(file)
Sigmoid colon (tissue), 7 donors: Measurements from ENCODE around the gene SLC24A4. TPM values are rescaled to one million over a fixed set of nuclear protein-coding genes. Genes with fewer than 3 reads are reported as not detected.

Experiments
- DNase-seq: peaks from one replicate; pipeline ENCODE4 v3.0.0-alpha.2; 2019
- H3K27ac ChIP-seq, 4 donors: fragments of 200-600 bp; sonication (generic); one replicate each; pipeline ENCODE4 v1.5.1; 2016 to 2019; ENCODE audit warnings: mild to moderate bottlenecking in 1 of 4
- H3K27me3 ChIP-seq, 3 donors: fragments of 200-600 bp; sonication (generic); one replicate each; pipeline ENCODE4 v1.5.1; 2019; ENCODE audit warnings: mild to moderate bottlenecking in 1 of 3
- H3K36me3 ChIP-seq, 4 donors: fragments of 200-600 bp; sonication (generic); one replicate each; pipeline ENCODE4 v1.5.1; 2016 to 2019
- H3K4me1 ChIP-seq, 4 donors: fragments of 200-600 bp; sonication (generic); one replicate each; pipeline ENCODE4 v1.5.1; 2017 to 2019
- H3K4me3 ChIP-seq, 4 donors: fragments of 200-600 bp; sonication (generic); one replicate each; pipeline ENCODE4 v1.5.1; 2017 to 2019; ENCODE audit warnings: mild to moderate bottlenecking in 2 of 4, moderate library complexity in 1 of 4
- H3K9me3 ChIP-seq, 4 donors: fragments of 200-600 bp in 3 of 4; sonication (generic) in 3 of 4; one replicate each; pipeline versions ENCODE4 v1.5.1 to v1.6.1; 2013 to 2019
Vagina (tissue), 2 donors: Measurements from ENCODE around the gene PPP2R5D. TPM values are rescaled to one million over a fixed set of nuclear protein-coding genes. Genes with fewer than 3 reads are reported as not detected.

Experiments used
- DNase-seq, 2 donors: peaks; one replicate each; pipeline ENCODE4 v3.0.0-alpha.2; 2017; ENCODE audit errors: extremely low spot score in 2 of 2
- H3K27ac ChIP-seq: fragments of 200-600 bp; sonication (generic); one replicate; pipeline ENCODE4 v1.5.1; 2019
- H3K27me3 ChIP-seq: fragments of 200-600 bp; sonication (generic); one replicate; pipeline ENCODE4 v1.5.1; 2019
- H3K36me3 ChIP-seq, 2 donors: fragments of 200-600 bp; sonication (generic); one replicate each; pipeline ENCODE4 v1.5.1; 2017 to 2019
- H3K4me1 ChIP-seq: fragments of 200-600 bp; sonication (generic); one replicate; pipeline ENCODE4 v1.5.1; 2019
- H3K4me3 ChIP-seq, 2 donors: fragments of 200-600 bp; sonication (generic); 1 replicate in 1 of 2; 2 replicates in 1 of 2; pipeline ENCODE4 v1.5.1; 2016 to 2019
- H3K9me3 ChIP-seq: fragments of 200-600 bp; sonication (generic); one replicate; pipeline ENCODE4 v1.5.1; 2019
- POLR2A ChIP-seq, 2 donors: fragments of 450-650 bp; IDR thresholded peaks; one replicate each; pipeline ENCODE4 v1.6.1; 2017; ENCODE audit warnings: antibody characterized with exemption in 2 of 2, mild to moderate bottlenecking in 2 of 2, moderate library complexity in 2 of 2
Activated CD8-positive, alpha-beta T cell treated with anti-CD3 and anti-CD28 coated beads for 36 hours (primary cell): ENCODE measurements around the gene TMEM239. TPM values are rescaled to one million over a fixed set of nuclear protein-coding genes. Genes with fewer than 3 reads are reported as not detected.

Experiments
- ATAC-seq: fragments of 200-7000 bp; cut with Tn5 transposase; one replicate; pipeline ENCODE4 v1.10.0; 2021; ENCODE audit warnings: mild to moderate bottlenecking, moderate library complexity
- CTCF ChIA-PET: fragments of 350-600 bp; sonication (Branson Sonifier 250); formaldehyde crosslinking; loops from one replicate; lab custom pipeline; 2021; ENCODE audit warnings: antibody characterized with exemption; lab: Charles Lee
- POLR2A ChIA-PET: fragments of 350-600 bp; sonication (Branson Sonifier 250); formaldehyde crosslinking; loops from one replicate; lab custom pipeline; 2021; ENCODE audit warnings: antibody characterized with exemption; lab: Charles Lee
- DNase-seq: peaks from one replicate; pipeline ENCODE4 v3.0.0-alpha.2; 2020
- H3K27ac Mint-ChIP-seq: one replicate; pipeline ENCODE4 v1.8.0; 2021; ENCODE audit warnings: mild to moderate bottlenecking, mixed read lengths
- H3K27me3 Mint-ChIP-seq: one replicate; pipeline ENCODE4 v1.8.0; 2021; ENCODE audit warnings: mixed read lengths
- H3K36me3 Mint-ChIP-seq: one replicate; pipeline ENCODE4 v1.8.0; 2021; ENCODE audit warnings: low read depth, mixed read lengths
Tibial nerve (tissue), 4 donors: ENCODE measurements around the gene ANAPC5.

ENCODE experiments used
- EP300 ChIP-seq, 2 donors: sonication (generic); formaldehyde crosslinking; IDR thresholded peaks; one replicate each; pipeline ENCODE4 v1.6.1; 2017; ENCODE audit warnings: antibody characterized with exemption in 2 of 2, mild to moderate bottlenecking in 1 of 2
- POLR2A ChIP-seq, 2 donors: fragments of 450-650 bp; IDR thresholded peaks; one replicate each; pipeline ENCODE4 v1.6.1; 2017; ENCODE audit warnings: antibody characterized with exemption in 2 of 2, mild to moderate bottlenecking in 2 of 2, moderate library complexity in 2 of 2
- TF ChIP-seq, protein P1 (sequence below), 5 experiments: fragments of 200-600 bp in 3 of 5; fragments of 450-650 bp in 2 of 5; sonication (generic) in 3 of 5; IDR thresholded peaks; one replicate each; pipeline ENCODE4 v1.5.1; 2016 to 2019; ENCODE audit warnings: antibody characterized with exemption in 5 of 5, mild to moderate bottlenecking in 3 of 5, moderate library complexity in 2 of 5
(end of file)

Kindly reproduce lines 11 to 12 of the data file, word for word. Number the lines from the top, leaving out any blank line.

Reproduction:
Experiments used
- DNase-seq, 2 donors: peaks; one replicate each; pipeline ENCODE4 v3.0.0-alpha.2; 2017; ENCODE audit errors: extremely low spot score in 2 of 2